United States District Court, E.D. Louisiana
ORDER & REASONS
E. FALLON U.S. DISTRICT COURT JUDGE
the Court is Plaintiff Brandon Williams' Motion to
Remand. R. Doc. 12. The Motion is opposed. R. Doc. 14. For
the reasons that follow, the Court will DENY
9, 2018, Plaintiff Brandon Williams filed a petition in the
Civil District Court for the Parish of Orleans, State of
Louisiana, alleging that on January 13, 2018, he was stopped
at a traffic light headed east-bound on St. Charles Avenue
when Defendant Zachary Raynor hit the car stopped behind Mr.
Williams', causing the car behind Mr. Williams to
“vault . . . into Mr. Williams' [car].” R.
Doc. 1-2 at ¶¶ 4-5. Mr. Williams alleges Mr. Raynor
“made no attempt to stop before the impact, ” and
“did not realize traffic was stopped or intentionally
declined to apply his breaks, ” as Mr. Raynor was
“either asleep, . . . looking at his phone, or . . .
intoxicated.” Id. at ¶¶ 7-8.
result of the impact, Mr. Williams alleges he
“sustained both new injuries and exacerbat[ed] previous
injuries, . . . all of which are serious and extensive in
nature, and require continuing medical care and
treatment.” Id. at ¶ 11. Mr. Williams
asks for a judgment against Mr. Raynor and his automobile
insurance company, Defendant Geico Casualty Insurance Company
(“Geico”), for “past, present and future
pain and suffering; past, present and future medical and
pharmaceutical expenses; past, present and future mental
anguish and emotional trauma; past, present and future loss
of enjoyment of life; loss of enjoyment of life; and other
damages itemized at the trial of this matter.”
Id. at ¶ 11.
December 31, 2018, Mr. Raynor removed the case to this Court.
R. Doc. 1. In his notice of removal, Mr. Raynor contends this
Court has jurisdiction over the case pursuant to 28 U.S.C.
§ 1332, as the amount in controversy exceeds $75, 000
and there is diversity of citizenship between the parties. R.
Doc. 1 at ¶ II.
January 30, 2019, Mr. Williams filed a Motion to Remand,
arguing the Court lacks diversity jurisdiction over this
action as both he and Mr. Raynor are citizens of Louisiana.
R. Doc. 12-2 at 1-2. In opposition, Mr. Raynor submits he was
a citizen of Pennsylvania at the time Mr. Williams filed suit
in state court and when the case was removed to this Court.
R. Doc. 14 at 1.
LAW & ANALYSIS
civil action brought in a State court of which the district
courts of the United States have original jurisdiction, may
be removed by the defendant or the defendants, to the
district court of the United States for the district and
division embracing the place where such action is
pending.” 28 U.S.C. § 1441(a). If a federal court
would have had original jurisdiction, a defendant may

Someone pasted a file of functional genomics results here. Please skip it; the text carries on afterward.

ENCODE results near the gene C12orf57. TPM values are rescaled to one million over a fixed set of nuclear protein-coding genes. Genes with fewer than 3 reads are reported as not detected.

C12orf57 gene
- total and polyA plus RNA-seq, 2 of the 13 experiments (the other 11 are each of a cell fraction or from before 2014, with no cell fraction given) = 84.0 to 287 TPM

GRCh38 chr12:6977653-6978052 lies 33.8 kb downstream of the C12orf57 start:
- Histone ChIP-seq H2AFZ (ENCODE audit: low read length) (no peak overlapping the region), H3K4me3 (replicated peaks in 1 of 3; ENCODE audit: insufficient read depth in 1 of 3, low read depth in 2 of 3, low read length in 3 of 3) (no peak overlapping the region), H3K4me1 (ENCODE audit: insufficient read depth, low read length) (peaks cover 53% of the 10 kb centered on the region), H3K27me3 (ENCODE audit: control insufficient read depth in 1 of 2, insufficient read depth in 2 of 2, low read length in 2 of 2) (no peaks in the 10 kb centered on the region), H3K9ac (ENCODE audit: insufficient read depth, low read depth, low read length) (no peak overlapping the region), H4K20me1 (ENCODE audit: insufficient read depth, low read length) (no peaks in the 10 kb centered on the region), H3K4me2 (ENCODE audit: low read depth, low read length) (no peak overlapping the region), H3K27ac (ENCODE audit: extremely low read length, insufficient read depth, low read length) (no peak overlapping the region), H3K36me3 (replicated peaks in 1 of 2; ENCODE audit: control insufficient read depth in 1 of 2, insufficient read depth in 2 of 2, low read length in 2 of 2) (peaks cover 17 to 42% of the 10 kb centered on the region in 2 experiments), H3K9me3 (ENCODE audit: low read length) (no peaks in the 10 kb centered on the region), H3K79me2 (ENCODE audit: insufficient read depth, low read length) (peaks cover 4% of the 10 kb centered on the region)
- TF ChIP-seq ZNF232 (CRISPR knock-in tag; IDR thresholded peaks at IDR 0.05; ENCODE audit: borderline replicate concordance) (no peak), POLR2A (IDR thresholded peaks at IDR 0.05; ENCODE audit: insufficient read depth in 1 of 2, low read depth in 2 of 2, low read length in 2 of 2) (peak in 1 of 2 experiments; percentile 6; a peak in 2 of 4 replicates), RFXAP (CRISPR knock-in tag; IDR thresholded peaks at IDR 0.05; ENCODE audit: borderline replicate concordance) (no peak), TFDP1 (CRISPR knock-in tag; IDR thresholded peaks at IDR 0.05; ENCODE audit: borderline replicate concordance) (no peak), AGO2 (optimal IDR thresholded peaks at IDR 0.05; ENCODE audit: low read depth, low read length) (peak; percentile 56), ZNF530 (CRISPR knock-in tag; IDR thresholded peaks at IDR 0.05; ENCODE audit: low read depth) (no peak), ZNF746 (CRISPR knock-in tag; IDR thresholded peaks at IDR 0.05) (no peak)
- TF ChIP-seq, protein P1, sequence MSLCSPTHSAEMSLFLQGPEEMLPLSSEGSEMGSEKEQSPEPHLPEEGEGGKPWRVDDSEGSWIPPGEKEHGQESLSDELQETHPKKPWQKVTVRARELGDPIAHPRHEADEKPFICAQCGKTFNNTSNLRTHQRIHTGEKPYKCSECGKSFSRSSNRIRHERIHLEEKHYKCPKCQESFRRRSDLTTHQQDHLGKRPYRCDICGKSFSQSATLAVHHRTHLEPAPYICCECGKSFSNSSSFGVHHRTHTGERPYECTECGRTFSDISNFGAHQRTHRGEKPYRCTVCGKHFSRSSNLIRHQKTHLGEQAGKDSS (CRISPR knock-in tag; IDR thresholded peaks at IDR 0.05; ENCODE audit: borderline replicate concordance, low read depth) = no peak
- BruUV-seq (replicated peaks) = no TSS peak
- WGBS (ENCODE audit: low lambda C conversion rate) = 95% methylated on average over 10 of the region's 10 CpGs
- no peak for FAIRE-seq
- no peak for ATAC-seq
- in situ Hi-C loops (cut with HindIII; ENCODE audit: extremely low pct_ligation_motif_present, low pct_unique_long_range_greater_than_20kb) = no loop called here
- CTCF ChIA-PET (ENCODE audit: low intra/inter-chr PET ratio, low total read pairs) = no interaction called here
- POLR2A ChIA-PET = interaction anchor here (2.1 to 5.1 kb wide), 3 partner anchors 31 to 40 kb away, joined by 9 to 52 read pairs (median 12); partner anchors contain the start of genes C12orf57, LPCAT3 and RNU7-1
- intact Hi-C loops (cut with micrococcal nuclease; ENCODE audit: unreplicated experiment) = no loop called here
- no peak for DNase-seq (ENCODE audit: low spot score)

generally remove the case to federal court. In the present
case, Mr. Williams asserts this Court has original
jurisdiction over the suit pursuant to 28 U.S.C. § 1332,
which provides that “[t]he district courts shall have
original jurisdiction of all civil actions where the matter
in controversy exceeds the sum or value of $75, 000,
exclusive of interest and costs, and is
between…citizens of different States.” The
removing party bears the burden of establishing that federal
jurisdiction exists. De Aguilar v. Boeing Co., 47
F.3d 1404, 1408 (5th Cir. 1995) (citing Gaitor v.
Peninsular & Occidental S.S. Co., 287 F.2d 252,
253-54 (5th Cir. 1961)). “To determine whether
jurisdiction is present for removal, [the court should]
consider the claims in the state court petition as they
existed at the time of removal.” Manguno v.
Prudential Prop. & Cas. Ins. Co., 276 F.3d
720, 723 (5th Cir. 2002). The removal statute should be
strictly construed in favor of remand. Id. (citing
Acuna v. Brown & Root, Inc., 200 F.3d 335, 339
(5th Cir. 2000)). The only jurisdictional issue remaining in
this case is whether diversity of citizenship existed at the
time of removal.
decide whether diversity jurisdiction exists, the Court must
determine the parties' respective domiciles. See
Preston v. Tenet Healthsystem Memorial Med. Ctr., Inc.,
485 F.3d 793, 797-98 (5th Cir. 2007). A party's domicile
serves as his state of citizenship. Id. (citing
Stine v. Moore, 213 F.2d 446, 448 (5th Cir. 1954)).
“[T]he question of a person's domicile is a matter
of federal common law.” Acridge v. Evangelical
Lutheran Good Samaritan Soc., 334 F.3d 444, 448 (5th
Cir. 2003) (citing Coury v. Prot, 85 F.3d 244, 248
(5th Cir. 1996)). In Acridge v. Evangelical Lutheran Good
Samaritan Society, the Fifth Circuit provided a thorough
explanation of how a person's domicile can change:
A person acquires a “domicile of origin” at
birth, and this domicile is presumed to continue absent
sufficient evidence of change. There is a presumption of
continuing domicile that applies whenever a person relocates.
In order to defeat the presumption and establish a new
domicile (the “domicile of choice”), the person
must demonstrate both (1) residence in a new state, and (2)
an intention to remain in that state indefinitely.
Id. (citation omitted); see also Preston,
485 F.3d at 798 (“A person's state of domicile
presumptively continues unless rebutted with sufficient
evidence of change.”). “[M]ere presence in a new
location does not effect a change of domicile; it must be
accompanied with the requisite intent.” Coury,
85 F.3d at 250. There are several ...